Many large home theater manufacturers offer two grades of A/V receivers, a higher-end range targeted toward performance-minded enthusiasts and a lower-end range targeted at budget- minded consumers and sold in big-box retail stores. While there is some truth to the adage that you get what you pay for, I’ve long wished for a better selection of affordable receiver options. And lately, new AVRs from Pioneer, Sony, and others have made my wish come true.
Within the past year or so, several big-name manufacturers have made a concerted effort to offer value- added budget receivers—models designed to sell at entry-level prices yet that incorporate select features and functions drawn from their premium- priced brethren. A good example would be Sony’s $400 STR-DG800.
The STR-DG800 is a 100Wpc, 7.1-channel A/V receiver that is chockfull of features, some of which—such as the receiver’s DCS (Digital Cinema Sound) processing modes—are drawn from Sony’s top-tier ES series receivers. The multizone-capable STR-DG800 sports a phono section, is XM satellite radio-ready, and provides switching functions for dual HDMI Rev. 1.1 inputs. The receiver incorporates the expected suites of Dolby and DTS surround decoders, plus 11 proprietary surround modes (three for movies, four for music, and four for use with headphones). In a break with past Sony practice, the DTR-DG800 even includes automated speaker set-up functions and a calibration microphone. Dollar for dollar this AVR offers terrific flexibility, but how does it sound?
Potential customers will want to compare this receiver to Pioneer’s identically priced, award-winning VSX-816K (reviewed in Issue 70). I would describe the sonic differences by saying that the Pioneer emphasized openness and transparency whereas the Sony produces a slightly warmer sound that provides good clarity (though not quite the degree of transparency offered by the Pioneer) and that reproduces dynamic shifts in a lively, energetic way—especially on movie soundtracks. The STR-DG800 proves we’ve come a long way from the days when entry-level AVRs routinely went into thermal overload if you pushed them too hard on action scenes or large-scale orchestral pieces. Even when pushed hard on rough-and-tumble passages the STR-DG800 generally keeps its composure, though it sometimes exhibits traces of compression or coarseness on extremely loud passages or hard-edged transients. Still, this receiver delivers substantial bang for the buck.
I tried the STR-DG800 on The Hunt for Red October and found it particularly effective at revealing dynamic contrasts, such as the one between the quiet, tension-filled intensity of the control room aboard the attack submarine USS Dallas versus the cacophony of flight deck activities aboard the aircraft carrier USS Enterprise. The receiver also did a good job of reproducing subtle ambient textures, such as the enveloping, gurgling sounds used by the sound designer to suggest the stealthy motion of the submarines deep below the ocean surface.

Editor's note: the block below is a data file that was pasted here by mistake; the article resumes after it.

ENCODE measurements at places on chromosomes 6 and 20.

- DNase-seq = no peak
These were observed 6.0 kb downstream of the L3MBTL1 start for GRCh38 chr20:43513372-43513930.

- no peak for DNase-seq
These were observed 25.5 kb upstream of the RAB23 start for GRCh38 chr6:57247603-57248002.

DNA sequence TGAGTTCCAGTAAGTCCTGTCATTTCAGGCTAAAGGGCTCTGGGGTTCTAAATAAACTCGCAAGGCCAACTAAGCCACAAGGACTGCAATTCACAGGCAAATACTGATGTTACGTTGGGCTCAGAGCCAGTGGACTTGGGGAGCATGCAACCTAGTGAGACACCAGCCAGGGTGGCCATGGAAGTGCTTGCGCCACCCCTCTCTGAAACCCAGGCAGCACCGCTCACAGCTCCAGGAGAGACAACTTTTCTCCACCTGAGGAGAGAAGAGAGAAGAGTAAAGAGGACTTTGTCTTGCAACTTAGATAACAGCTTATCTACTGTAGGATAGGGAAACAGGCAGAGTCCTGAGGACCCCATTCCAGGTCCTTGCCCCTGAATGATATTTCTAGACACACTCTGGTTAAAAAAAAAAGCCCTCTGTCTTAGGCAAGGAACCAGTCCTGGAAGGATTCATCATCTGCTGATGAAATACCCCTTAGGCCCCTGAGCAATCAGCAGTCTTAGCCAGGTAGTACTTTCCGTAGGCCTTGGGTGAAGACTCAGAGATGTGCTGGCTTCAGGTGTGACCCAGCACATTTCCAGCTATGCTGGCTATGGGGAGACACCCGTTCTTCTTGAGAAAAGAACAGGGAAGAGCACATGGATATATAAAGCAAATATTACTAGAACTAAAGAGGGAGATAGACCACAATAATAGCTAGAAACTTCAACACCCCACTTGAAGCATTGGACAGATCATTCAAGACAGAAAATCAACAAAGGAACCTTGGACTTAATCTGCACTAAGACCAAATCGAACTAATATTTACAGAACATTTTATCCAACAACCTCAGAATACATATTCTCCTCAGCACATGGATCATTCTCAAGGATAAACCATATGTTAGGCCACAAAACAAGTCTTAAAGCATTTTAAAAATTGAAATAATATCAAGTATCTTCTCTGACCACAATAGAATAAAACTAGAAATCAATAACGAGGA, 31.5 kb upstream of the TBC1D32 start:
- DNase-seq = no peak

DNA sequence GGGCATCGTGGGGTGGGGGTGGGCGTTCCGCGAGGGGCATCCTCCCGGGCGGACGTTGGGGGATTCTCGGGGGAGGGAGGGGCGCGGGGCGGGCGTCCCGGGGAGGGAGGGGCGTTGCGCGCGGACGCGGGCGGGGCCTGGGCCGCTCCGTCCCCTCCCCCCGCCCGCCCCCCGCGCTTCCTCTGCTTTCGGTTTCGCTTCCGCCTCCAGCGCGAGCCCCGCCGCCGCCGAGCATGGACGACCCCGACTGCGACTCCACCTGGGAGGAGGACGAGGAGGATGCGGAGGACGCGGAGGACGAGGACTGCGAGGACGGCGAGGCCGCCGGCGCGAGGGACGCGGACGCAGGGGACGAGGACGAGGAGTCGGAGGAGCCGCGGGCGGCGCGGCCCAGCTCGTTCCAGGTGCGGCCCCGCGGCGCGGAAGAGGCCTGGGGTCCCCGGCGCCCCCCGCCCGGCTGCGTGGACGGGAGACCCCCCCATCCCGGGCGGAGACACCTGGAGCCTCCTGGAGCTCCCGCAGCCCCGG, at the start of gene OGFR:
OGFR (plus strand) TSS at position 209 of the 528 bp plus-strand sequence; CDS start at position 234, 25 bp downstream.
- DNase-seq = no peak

For listening to stereo soundtracks processed for surround sound, the traditional Dolby PLII Movie or DTS Neo:6 Cinema modes generally gave the best results, though I found certain tyes of material also responded well to Sony's proprietary DCS (Digital Cinema Sound) Movie modes. The three DCS Movie modes—labeled Cinemema Studio EX A, B, and C—are particularly interesting because they attempt to replicate the sound characteristics of real-world Sony Pictures Entertainment cinema production studios or scoring stages. For example, the Cinemema Studio EX A mode is modeled after Sony's "Cary Grant Theater," whose sound makes for a good standard or general purpose setting. The Cinemema Studio EX B mode, in turn, is patterned after the "Kim Novak Theater," whose sound characteristics, according to Sony, are "ideal for watching science-fiction or action movies with lots of sound effects."
The STR-DG800 is a solid performer for movie playback, and although it of course could not equal the power, detail, and smoothness of my reference Sony STR-DA9000ES receiver, it did amazingly well considering that it costs less than one-tenth what Sony’s flagship AVR does.
The STR-DG800 proved satisfying on music, too, especially when fed high-resolution, multichannel SACD or DVD-Audio material. As is the case with many AVRs, the Sony sounded its very best in analog direct mode, and when playing well-recorded material at moderate volume levels. The receiver’s subtle touch of warmth and overall clarity helped it render instrumental and vocal timbres effectively. For example, it sounded terrific on the Heifetz recording of the Sibelius Violin Concerto in D Minor [RCA Living Stereo, multichannel SACD], capturing the violinist’s sweet, sure, lustrous string tone. Two small drawbacks are that the Sony offers good but not great soundstaging and can sound bright or rough on vigorous transients. Fortunately, these minor flaws rarely intrude on the Sony’s warm and inviting core sound.